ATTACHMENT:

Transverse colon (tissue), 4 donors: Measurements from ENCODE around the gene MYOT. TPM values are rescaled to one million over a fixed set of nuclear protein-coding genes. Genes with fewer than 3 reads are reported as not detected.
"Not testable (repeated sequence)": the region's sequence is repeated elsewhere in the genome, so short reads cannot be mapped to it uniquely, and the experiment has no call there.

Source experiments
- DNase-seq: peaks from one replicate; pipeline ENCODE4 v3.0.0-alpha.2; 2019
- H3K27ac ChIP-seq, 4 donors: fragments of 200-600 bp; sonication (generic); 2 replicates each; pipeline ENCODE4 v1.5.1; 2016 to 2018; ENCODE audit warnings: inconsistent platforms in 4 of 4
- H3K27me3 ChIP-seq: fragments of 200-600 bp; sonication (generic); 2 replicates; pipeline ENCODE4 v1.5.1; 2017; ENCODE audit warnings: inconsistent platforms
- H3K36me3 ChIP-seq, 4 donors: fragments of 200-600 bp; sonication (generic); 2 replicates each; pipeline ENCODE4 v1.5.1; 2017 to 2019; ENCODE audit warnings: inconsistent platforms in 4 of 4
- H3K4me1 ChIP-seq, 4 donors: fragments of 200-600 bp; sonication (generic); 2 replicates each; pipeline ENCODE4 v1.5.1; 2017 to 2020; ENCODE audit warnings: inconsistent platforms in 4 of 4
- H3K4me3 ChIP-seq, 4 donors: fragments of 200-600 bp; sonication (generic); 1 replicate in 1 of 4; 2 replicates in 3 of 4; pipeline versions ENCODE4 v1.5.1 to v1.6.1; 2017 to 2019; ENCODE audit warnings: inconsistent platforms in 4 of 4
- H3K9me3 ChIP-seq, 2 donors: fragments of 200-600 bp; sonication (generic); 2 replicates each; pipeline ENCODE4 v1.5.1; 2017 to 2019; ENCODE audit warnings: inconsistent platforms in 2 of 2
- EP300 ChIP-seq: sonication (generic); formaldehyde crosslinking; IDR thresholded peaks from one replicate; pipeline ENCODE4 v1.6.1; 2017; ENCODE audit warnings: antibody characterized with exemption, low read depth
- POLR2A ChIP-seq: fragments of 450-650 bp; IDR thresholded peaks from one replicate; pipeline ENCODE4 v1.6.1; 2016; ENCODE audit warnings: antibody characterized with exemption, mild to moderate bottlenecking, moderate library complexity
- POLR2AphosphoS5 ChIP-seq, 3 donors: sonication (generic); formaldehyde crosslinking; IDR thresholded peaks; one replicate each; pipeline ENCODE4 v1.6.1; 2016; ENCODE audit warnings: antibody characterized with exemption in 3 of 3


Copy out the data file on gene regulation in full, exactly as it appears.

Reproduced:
Transverse colon (tissue), 4 donors: Measurements from ENCODE around the gene MYOT. TPM values are rescaled to one million over a fixed set of nuclear protein-coding genes. Genes with fewer than 3 reads are reported as not detected.
"Not testable (repeated sequence)": the region's sequence is repeated elsewhere in the genome, so short reads cannot be mapped to it uniquely, and the experiment has no call there.

Source experiments
- DNase-seq: peaks from one replicate; pipeline ENCODE4 v3.0.0-alpha.2; 2019
- H3K27ac ChIP-seq, 4 donors: fragments of 200-600 bp; sonication (generic); 2 replicates each; pipeline ENCODE4 v1.5.1; 2016 to 2018; ENCODE audit warnings: inconsistent platforms in 4 of 4
- H3K27me3 ChIP-seq: fragments of 200-600 bp; sonication (generic); 2 replicates; pipeline ENCODE4 v1.5.1; 2017; ENCODE audit warnings: inconsistent platforms
- H3K36me3 ChIP-seq, 4 donors: fragments of 200-600 bp; sonication (generic); 2 replicates each; pipeline ENCODE4 v1.5.1; 2017 to 2019; ENCODE audit warnings: inconsistent platforms in 4 of 4
- H3K4me1 ChIP-seq, 4 donors: fragments of 200-600 bp; sonication (generic); 2 replicates each; pipeline ENCODE4 v1.5.1; 2017 to 2020; ENCODE audit warnings: inconsistent platforms in 4 of 4
- H3K4me3 ChIP-seq, 4 donors: fragments of 200-600 bp; sonication (generic); 1 replicate in 1 of 4; 2 replicates in 3 of 4; pipeline versions ENCODE4 v1.5.1 to v1.6.1; 2017 to 2019; ENCODE audit warnings: inconsistent platforms in 4 of 4
- H3K9me3 ChIP-seq, 2 donors: fragments of 200-600 bp; sonication (generic); 2 replicates each; pipeline ENCODE4 v1.5.1; 2017 to 2019; ENCODE audit warnings: inconsistent platforms in 2 of 2
- EP300 ChIP-seq: sonication (generic); formaldehyde crosslinking; IDR thresholded peaks from one replicate; pipeline ENCODE4 v1.6.1; 2017; ENCODE audit warnings: antibody characterized with exemption, low read depth
- POLR2A ChIP-seq: fragments of 450-650 bp; IDR thresholded peaks from one replicate; pipeline ENCODE4 v1.6.1; 2016; ENCODE audit warnings: antibody characterized with exemption, mild to moderate bottlenecking, moderate library complexity
- POLR2AphosphoS5 ChIP-seq, 3 donors: sonication (generic); formaldehyde crosslinking; IDR thresholded peaks; one replicate each; pipeline ENCODE4 v1.6.1; 2016; ENCODE audit warnings: antibody characterized with exemption in 3 of 3